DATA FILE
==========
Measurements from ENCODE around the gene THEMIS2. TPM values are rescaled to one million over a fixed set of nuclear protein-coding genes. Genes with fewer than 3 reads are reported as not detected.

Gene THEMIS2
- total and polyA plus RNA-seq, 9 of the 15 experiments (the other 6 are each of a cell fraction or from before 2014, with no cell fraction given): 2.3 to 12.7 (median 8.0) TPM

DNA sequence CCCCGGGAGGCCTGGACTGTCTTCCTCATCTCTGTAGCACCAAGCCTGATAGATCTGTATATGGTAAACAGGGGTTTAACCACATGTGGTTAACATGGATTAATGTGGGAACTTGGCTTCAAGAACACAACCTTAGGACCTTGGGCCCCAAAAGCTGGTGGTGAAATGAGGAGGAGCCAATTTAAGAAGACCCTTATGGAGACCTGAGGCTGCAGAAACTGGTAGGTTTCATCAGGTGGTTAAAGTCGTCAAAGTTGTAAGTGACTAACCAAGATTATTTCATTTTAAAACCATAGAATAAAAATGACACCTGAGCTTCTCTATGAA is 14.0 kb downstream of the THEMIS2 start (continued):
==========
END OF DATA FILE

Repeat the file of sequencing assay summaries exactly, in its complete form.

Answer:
Measurements from ENCODE around the gene THEMIS2. TPM values are rescaled to one million over a fixed set of nuclear protein-coding genes. Genes with fewer than 3 reads are reported as not detected.

Gene THEMIS2
- total and polyA plus RNA-seq, 9 of the 15 experiments (the other 6 are each of a cell fraction or from before 2014, with no cell fraction given): 2.3 to 12.7 (median 8.0) TPM

DNA sequence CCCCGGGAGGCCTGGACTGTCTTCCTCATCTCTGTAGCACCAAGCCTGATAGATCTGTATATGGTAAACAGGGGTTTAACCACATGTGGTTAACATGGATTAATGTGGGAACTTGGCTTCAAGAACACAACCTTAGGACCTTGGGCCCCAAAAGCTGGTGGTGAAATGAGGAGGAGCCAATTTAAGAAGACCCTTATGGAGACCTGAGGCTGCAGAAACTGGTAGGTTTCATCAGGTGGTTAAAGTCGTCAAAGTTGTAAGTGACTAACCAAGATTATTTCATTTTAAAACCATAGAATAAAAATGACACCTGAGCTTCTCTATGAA is 14.0 kb downstream of the THEMIS2 start (continued):